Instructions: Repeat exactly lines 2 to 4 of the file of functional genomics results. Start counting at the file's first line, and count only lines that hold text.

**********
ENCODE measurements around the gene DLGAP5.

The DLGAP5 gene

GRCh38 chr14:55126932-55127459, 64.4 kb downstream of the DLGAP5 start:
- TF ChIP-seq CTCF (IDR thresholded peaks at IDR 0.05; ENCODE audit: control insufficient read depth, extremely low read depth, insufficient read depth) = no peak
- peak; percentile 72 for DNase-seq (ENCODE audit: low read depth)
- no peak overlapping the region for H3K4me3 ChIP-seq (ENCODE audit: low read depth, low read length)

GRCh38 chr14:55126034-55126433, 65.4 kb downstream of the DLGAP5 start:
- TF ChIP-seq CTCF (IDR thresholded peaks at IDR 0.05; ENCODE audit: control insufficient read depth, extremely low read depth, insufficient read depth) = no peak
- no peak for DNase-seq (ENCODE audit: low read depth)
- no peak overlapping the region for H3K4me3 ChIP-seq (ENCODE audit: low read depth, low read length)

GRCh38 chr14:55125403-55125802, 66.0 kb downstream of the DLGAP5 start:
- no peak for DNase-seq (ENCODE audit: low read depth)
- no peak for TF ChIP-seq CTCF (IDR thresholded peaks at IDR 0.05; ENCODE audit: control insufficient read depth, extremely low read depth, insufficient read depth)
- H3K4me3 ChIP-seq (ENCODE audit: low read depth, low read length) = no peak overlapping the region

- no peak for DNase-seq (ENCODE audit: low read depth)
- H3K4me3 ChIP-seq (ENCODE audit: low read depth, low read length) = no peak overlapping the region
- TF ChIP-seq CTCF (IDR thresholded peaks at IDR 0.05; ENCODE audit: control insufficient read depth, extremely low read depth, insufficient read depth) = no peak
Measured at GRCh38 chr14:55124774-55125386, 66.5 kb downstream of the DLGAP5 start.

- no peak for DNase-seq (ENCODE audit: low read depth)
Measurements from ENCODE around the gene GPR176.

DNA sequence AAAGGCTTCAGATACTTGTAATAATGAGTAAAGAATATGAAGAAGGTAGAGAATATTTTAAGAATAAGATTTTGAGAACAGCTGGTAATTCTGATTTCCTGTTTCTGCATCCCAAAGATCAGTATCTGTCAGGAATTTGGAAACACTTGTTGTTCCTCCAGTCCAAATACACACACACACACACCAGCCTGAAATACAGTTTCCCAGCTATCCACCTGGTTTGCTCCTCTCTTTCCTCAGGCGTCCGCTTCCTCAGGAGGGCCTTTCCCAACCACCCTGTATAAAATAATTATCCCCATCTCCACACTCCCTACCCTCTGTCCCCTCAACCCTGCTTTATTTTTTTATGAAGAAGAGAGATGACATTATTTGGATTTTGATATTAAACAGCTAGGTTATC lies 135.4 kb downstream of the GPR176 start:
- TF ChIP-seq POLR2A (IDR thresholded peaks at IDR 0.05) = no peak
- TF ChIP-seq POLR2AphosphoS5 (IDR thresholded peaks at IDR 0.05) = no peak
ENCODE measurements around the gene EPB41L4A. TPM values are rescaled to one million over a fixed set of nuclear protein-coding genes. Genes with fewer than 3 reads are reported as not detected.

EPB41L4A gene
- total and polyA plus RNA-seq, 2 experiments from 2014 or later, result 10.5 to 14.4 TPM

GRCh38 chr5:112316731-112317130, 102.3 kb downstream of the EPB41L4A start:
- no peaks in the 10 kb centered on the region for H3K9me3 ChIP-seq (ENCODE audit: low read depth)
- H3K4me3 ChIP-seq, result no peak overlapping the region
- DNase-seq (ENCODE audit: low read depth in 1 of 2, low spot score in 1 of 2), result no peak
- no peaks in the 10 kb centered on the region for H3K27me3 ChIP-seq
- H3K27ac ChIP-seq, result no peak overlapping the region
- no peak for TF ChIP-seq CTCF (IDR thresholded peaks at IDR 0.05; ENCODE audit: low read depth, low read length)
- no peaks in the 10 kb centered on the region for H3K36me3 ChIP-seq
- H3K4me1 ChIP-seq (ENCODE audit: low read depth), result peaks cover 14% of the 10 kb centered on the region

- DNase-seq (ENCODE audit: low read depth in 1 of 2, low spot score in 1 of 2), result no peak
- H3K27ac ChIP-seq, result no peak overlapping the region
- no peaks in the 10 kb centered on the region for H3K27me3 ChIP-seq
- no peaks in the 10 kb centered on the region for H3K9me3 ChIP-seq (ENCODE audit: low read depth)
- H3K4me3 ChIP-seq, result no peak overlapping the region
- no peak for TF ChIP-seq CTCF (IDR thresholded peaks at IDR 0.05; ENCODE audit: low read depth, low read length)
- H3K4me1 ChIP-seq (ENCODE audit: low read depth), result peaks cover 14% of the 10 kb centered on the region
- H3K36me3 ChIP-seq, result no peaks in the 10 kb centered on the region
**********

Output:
The DLGAP5 gene

GRCh38 chr14:55126932-55127459, 64.4 kb downstream of the DLGAP5 start:
- TF ChIP-seq CTCF (IDR thresholded peaks at IDR 0.05; ENCODE audit: control insufficient read depth, extremely low read depth, insufficient read depth) = no peak